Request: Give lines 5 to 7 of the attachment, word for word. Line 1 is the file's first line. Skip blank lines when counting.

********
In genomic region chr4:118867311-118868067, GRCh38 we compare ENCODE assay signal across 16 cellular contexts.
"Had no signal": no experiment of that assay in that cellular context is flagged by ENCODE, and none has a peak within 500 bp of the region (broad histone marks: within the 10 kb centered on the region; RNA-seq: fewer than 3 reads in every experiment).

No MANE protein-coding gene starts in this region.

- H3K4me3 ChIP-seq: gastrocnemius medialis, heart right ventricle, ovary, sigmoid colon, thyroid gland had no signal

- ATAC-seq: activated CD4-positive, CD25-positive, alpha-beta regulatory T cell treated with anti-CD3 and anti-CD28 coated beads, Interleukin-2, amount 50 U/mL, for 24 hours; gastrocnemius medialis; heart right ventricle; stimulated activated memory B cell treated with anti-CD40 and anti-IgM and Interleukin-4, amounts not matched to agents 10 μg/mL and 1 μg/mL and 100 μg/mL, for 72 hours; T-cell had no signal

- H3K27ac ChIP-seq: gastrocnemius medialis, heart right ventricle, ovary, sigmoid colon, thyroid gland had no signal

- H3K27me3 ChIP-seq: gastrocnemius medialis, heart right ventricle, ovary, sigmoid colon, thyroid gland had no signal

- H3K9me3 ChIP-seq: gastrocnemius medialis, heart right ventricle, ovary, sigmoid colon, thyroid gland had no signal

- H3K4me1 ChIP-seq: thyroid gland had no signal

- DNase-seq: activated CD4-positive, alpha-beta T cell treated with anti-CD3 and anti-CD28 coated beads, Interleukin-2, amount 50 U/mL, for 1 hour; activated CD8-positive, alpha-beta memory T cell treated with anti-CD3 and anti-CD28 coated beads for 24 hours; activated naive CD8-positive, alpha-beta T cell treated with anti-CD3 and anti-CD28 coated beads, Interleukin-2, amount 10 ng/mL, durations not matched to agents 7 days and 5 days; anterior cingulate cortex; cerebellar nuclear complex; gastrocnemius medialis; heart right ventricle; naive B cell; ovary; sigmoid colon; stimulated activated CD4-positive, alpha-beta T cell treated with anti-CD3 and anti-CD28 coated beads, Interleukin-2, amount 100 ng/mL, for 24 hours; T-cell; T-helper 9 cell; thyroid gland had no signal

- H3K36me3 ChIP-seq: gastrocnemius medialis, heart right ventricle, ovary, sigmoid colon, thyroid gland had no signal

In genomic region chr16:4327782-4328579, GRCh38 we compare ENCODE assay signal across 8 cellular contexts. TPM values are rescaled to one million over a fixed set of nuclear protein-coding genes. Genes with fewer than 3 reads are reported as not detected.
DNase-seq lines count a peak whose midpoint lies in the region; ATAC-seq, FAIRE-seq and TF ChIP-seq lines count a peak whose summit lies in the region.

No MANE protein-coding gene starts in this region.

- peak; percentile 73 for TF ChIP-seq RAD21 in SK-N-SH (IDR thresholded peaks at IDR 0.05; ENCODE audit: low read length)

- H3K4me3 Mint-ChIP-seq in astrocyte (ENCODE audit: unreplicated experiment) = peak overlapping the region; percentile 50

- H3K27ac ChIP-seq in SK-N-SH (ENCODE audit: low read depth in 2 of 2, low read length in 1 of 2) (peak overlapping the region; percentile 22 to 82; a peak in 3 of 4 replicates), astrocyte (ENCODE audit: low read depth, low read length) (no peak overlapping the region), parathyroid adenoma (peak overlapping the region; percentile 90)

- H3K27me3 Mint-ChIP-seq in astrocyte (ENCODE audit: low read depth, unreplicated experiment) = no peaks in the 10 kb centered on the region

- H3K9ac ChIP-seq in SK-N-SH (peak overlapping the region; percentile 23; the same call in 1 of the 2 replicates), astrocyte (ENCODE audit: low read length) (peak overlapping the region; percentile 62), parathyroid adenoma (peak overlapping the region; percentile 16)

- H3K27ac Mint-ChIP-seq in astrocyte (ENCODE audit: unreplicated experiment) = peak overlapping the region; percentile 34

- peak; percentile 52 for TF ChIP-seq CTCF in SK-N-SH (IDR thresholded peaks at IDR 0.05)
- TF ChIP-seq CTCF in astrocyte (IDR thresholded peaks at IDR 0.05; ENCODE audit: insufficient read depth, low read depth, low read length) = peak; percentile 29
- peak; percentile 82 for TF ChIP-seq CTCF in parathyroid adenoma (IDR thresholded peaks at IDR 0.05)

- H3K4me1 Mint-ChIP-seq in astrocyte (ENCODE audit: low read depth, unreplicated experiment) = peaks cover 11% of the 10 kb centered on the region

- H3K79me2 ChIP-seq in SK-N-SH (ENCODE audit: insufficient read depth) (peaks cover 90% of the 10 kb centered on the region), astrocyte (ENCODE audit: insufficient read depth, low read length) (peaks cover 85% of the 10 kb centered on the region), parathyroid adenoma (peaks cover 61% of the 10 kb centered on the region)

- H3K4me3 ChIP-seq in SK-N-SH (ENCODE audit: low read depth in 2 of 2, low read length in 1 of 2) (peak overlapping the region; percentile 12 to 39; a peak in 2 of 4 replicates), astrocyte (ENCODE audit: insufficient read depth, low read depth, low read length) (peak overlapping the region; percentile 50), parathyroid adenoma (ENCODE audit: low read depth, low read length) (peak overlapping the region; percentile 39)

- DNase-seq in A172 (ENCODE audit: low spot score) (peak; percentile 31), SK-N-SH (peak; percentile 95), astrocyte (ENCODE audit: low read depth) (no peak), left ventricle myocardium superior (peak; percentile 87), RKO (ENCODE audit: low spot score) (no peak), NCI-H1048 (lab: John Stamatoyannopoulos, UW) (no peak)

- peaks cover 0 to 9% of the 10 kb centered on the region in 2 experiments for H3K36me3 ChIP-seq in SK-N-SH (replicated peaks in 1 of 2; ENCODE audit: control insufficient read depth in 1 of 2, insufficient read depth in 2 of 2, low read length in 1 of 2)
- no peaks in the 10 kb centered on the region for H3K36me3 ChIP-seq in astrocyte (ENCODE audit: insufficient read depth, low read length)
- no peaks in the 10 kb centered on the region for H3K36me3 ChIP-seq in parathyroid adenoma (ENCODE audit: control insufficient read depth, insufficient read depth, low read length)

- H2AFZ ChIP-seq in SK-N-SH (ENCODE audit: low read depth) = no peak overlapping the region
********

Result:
- ATAC-seq: activated CD4-positive, CD25-positive, alpha-beta regulatory T cell treated with anti-CD3 and anti-CD28 coated beads, Interleukin-2, amount 50 U/mL, for 24 hours; gastrocnemius medialis; heart right ventricle; stimulated activated memory B cell treated with anti-CD40 and anti-IgM and Interleukin-4, amounts not matched to agents 10 μg/mL and 1 μg/mL and 100 μg/mL, for 72 hours; T-cell had no signal

- H3K27ac ChIP-seq: gastrocnemius medialis, heart right ventricle, ovary, sigmoid colon, thyroid gland had no signal

- H3K27me3 ChIP-seq: gastrocnemius medialis, heart right ventricle, ovary, sigmoid colon, thyroid gland had no signal